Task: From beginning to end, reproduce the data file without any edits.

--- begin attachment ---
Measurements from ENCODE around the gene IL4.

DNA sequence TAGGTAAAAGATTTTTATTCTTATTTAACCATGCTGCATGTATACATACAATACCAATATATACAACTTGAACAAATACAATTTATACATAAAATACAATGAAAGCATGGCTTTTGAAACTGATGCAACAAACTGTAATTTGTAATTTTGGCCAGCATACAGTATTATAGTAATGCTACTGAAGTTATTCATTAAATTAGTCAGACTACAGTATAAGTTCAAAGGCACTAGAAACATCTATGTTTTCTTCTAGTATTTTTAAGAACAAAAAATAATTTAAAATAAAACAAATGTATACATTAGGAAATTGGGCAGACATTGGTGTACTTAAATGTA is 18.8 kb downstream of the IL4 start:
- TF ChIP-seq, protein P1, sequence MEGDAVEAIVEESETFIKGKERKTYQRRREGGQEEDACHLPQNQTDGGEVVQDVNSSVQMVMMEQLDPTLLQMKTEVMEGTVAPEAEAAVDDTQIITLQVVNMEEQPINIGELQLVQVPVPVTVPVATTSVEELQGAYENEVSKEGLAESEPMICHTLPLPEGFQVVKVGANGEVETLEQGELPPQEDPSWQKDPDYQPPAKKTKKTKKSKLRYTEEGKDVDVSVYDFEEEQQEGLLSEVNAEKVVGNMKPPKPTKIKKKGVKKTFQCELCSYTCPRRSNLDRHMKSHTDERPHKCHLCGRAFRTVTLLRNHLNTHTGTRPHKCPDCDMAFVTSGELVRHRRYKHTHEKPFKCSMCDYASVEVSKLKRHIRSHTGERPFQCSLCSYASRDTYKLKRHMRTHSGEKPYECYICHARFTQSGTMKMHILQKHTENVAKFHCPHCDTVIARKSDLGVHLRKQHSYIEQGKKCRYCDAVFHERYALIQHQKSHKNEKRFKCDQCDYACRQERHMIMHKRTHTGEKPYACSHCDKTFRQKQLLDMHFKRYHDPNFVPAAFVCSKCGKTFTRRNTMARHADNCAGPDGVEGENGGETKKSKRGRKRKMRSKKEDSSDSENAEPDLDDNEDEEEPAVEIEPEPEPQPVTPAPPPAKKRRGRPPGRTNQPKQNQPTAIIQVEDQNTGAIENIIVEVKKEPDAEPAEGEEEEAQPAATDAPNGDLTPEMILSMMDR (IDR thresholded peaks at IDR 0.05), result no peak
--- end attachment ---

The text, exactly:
Measurements from ENCODE around the gene IL4.

DNA sequence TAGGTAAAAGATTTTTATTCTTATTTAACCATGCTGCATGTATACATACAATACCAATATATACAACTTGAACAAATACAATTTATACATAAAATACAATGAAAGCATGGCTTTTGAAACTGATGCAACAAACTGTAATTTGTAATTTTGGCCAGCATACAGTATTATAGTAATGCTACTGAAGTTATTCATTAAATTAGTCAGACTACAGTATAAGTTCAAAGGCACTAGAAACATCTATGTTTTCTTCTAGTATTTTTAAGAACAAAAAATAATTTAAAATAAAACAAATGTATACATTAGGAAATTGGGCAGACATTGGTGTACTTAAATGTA is 18.8 kb downstream of the IL4 start:
- TF ChIP-seq, protein P1, sequence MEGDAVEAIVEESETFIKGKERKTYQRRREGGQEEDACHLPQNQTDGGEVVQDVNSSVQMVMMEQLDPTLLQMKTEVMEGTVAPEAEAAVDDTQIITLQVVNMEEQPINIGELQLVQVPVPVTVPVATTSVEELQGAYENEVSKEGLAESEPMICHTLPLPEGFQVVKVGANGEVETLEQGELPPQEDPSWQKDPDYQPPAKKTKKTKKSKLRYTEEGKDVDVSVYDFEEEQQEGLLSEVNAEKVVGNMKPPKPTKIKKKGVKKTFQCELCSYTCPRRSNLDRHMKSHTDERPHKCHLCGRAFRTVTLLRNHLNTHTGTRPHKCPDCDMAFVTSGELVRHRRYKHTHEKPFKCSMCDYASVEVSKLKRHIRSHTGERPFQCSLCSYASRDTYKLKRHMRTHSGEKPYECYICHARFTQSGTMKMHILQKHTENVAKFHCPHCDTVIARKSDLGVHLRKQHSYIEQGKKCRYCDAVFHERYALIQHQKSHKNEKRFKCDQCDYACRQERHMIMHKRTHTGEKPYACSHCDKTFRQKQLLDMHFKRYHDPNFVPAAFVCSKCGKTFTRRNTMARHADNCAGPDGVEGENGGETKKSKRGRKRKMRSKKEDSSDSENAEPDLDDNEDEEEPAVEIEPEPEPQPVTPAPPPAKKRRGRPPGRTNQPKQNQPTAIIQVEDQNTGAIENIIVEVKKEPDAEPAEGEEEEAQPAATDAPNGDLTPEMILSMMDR (IDR thresholded peaks at IDR 0.05), result no peak